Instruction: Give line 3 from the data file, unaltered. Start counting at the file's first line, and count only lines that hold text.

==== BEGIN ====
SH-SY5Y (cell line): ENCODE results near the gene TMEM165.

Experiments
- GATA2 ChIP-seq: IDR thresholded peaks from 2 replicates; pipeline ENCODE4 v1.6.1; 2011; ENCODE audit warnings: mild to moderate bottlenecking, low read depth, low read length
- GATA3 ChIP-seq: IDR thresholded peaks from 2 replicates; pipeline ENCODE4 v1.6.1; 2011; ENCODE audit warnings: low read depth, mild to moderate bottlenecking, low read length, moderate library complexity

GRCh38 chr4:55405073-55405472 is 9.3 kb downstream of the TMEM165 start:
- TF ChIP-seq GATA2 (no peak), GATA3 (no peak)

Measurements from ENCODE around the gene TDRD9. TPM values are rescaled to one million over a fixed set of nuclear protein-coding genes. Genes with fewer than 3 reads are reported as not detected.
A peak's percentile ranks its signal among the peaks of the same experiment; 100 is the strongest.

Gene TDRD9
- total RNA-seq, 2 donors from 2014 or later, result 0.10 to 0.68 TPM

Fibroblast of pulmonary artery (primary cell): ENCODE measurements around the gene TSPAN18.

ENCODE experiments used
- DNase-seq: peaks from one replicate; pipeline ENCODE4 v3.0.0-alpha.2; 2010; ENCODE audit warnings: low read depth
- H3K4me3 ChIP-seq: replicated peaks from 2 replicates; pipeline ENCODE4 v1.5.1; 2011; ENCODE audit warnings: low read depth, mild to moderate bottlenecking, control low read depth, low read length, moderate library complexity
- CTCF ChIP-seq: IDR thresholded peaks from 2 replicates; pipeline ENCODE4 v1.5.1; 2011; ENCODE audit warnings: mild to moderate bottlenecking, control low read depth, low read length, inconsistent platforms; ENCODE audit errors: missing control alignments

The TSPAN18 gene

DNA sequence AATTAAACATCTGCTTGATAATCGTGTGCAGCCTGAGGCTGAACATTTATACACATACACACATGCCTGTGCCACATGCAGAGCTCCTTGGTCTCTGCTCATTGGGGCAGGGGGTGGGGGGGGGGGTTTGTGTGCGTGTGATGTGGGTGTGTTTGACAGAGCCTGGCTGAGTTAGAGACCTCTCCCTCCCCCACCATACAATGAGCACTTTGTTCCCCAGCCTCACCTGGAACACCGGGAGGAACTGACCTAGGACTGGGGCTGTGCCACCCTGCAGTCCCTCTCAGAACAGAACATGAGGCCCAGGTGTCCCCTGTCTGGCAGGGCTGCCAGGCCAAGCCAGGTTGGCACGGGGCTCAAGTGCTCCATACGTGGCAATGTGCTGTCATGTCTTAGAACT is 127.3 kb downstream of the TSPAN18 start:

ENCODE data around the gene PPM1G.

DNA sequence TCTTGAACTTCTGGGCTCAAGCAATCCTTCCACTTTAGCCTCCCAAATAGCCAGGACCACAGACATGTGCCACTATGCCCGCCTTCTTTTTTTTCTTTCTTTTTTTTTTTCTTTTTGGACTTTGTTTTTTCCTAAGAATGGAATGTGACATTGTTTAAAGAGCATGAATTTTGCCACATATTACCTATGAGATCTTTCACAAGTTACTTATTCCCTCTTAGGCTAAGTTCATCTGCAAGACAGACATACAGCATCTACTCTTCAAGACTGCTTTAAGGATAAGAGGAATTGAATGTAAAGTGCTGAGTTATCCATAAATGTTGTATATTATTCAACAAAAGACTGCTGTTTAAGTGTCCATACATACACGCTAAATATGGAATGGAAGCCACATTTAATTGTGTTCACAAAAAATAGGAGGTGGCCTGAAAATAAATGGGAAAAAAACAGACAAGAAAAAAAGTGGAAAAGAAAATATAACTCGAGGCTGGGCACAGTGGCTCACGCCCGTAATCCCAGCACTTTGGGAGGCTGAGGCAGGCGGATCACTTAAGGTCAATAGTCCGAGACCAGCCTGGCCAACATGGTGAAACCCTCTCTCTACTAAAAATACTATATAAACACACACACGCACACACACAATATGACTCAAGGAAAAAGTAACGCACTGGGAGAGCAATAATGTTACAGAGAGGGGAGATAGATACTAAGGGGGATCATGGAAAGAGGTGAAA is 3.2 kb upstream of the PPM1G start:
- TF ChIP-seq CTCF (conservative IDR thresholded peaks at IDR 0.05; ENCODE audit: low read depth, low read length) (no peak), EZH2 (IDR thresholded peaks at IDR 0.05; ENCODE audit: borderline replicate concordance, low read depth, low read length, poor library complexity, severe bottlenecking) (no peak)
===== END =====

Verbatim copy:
- GATA2 ChIP-seq: IDR thresholded peaks from 2 replicates; pipeline ENCODE4 v1.6.1; 2011; ENCODE audit warnings: mild to moderate bottlenecking, low read depth, low read length